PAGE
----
Viral Transmission reduced with Vitamin D

(Research written and published by Bio concepts)

Vitamin D3 is an emerging front runner in the race to solve the “viral illness” puzzle – after Swiss data revealed supplementation of the vitamin can not only prevent severe symptoms of viral respiratory illness but also reduce transmission virulence.


Recent studies into viral infection have repeatedly described sufficient vitamin D levels (>75mmol/L) as a major defining factor in the prevention and healthy recovery from a viral illness. This is reportedly due in combination to the modulating effects the vitamin has on the innate and adaptive immune systems and the presence of vitamin D receptors in nearly all bodily tissues

Vitamin D initiates major mechanisms of action to reduce the inflammatory burden and virulence of invading pathogens.

Firstly, it stimulates macrophages and respiratory epithelial cells to produce innate antimicrobial peptides destabilizing the cell membranes of invading pathogens, and competitively binds to viral proteins, preventing viral entry into the target host cell.

Lastly, and of most interest, vitamin D protectively downregulates the expression of angiotensin-converting enzyme 2 (ACE2) surface proteins. These are considered to be the primary cellular-receptor entry sites for viral respiratory infections.

Reducing the expression of ACE2 surface proteins has emerged as a vital focus for preventing infection and transmission rates of viral respiratory illness:

  1. Viral infection via ACE2 receptors in renal tubular cells is followed by decreased ACE2 levels in the lungs, resulting in significant accumulation of pro-fibrotic Angiotensin II – a major causative factor of cardiopulmonary injury.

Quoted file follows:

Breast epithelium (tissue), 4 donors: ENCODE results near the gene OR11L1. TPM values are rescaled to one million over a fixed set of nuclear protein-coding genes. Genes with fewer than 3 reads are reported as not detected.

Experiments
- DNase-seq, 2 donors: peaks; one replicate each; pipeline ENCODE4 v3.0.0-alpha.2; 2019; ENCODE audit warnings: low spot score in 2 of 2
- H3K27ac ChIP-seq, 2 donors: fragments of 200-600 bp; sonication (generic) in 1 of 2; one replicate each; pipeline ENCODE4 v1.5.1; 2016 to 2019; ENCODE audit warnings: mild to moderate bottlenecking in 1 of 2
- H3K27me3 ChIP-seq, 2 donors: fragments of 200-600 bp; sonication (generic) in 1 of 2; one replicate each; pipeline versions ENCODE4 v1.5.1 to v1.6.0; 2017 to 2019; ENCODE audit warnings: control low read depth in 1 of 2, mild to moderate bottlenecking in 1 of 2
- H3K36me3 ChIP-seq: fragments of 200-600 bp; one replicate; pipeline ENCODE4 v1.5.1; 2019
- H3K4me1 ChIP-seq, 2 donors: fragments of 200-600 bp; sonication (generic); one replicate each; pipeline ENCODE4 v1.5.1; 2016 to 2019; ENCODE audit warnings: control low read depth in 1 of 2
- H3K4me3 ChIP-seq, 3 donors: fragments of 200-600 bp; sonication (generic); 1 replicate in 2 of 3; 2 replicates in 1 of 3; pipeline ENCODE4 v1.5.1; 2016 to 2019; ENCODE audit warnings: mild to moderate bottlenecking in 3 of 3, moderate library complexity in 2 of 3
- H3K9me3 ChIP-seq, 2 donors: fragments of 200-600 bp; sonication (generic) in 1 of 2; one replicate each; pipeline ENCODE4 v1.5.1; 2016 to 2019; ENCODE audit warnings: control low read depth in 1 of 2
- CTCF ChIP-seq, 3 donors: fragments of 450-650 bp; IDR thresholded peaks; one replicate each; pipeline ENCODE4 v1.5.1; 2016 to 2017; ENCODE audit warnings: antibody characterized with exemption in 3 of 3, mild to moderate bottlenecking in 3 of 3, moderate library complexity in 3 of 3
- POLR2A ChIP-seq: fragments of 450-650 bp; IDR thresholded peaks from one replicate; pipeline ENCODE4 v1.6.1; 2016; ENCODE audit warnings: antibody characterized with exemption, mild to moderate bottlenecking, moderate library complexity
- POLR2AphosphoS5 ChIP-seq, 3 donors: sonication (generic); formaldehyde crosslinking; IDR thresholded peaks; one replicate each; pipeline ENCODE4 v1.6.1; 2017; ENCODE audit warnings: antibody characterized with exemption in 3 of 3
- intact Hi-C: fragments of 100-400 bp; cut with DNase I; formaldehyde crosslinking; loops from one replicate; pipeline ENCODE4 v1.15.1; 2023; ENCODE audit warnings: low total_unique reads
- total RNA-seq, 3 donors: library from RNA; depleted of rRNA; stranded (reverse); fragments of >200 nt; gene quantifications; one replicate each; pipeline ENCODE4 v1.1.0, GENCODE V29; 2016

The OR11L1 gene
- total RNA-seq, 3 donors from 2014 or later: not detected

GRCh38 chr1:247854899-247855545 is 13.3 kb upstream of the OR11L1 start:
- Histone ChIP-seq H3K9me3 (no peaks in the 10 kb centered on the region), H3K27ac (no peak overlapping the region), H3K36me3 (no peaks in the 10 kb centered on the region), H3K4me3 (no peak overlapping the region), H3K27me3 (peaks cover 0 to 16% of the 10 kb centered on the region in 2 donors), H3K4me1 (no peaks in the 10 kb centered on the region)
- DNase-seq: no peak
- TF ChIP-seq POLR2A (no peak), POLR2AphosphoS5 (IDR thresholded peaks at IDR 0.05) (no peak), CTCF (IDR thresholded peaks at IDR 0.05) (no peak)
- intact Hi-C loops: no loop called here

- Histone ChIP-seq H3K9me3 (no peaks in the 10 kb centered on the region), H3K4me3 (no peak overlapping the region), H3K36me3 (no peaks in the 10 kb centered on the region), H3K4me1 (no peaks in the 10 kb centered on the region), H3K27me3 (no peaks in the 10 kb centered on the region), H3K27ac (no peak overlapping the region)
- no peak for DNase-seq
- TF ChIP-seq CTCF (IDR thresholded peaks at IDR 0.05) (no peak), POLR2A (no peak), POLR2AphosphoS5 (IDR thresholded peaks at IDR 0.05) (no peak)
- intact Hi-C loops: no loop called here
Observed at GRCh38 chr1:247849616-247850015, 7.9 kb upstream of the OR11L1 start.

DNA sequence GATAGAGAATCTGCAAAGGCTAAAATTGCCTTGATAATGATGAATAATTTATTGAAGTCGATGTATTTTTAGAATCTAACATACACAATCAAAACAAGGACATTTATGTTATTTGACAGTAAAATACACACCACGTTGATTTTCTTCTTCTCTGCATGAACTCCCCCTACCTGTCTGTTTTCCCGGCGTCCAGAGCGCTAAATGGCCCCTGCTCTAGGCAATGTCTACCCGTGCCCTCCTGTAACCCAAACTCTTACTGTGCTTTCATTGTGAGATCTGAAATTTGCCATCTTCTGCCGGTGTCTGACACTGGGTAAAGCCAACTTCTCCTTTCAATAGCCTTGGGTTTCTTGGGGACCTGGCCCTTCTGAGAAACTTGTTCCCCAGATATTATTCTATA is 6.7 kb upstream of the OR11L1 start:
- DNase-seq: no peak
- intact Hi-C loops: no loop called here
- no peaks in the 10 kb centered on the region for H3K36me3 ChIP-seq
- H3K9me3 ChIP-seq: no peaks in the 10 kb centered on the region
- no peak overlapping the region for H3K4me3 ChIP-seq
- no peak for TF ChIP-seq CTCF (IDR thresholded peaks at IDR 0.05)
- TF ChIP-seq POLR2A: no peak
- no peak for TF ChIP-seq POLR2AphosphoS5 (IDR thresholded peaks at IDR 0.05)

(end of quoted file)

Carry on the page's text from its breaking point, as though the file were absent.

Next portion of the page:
2. Viral propensity to use the commonly expressed ACE2 receptor to facilitate human-human and cross-species viral transmission.

  3. Concomitant increased ACE levels and vitamin D insufficiency have been observed in patients with severe viral respiratory illness.

Traditionally, vitamin D is considered best obtained from regular sunlight exposure, however, a study that compared vitamin D levels of viral PCR-positive and negative groups did not reveal significant differences in total sun exposure between populations. Rather, dietary and supplemental sources of vitamin D were more important factors in maintaining sufficient, protective levels of the vitamin.


Across the recent research, maintaining sufficient (>75mmol/L) vitamin D levels is noted as the best biological defense against viral infection, recommending those with low levels seek to rapidly increase their concentrations.

Daily doses of 10,000IU for as long as it takes to reach optimal levels are recommended, followed by 5,000IU/day to maintain sufficient levels for protection against viral infection.


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